Special Report

Washington’s Finest Parade

Marching on Memorial Day with Ernest Borgnine and the Kissing Nurse.

By 5.26.09

Send to Kindle

The Memorial Day parade, a relatively new tradition in Washington, D.C., may be the city's best, avoiding the extreme temperatures and humongous crowds of July 4 and Inaugural parades. This year's parade grand marshals were two American icons, actor and World War II veteran Ernest Borgnine, and former World War II era nurse Edith Shain, the probable kissing nurse of the famed V-J Day photo from Times square.

A virtually ageless 92, Borgnine robustly waved and shouted from the back of a vintage convertible, which abruptly departed the Constitution Avenue parade route and turned towards the World War II Memorial on 17th Street. A second open convertible carrying the equally spry and approximately 92-year-old Nurse Shain also veered to the left, following Borgnine, even as their respective banner carriers somewhat confusingly marched forward down Constitution with the rest of the parade. With the Washington Monument looming behind him, a perpetually grinning Borgnine held court before the memorial honoring his generation, shouting to onlookers: "You taking all this in!?" 

His handshake as firm as a 20 year old's, Borgnine greeted me as I unapologetically gushed: "I grew up on McHale's Navy." Other tourists repeated the references to the popular 1960s sit-com about PT boat hunting for Japanese submarines in the South Pacific. The real Borgnine spent the war searching for German submarines in the North Atlantic. He probably prefers his acting career were more remembered for Marty, for which he won an academy award, or From Here to Eternity, his first major film, or Bad Day at Black Rock, in which he's memorably smacked down by Spencer Tracy.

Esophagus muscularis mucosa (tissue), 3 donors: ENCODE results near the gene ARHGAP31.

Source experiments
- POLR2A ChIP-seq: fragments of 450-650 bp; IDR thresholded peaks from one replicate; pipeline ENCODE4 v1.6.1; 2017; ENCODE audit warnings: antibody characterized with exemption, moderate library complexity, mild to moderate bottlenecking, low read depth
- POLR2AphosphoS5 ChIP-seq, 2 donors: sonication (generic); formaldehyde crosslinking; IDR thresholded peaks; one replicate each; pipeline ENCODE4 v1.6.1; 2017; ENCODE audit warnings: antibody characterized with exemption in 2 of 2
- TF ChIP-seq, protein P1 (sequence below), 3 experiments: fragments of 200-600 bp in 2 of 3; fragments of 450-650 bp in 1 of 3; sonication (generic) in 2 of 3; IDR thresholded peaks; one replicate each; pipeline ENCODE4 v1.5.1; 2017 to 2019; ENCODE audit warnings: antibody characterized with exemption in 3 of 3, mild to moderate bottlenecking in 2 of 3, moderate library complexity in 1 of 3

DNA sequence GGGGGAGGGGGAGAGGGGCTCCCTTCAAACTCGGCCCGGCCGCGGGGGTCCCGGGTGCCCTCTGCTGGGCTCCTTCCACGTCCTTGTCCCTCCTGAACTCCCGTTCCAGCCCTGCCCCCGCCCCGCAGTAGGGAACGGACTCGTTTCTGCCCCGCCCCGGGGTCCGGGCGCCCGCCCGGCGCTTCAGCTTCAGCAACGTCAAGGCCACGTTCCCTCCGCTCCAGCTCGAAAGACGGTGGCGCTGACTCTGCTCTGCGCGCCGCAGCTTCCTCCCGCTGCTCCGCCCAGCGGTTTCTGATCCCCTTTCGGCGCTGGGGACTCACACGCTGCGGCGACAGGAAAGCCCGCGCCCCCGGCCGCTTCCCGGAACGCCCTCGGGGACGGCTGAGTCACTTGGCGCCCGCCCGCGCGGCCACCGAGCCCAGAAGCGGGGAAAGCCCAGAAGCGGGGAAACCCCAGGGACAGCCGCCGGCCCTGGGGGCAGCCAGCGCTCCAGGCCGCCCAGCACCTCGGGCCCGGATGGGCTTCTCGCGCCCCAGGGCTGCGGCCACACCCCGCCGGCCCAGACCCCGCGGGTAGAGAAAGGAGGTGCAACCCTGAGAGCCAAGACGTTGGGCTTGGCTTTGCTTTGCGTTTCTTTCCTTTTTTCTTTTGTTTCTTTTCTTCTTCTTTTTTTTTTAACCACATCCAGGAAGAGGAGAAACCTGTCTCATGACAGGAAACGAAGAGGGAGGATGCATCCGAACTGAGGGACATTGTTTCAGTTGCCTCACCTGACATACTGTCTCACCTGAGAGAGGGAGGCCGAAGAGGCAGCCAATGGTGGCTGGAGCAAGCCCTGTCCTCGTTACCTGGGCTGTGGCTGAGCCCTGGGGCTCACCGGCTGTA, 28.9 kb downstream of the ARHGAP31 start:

Borgnine recently recalled that his 1964 marriage to Ethel Merman collapsed during their honeymoon, when tourists throughout the Pacific approached him with praise for McHale's Navy, while few were aware of Merman's own much longer singing and stage career. An enraged Merman left her new husband after their return to the U.S. It seems appropriate, at least on Memorial Day, that Borgnine is still best known as both a fictional and actual World War survivor.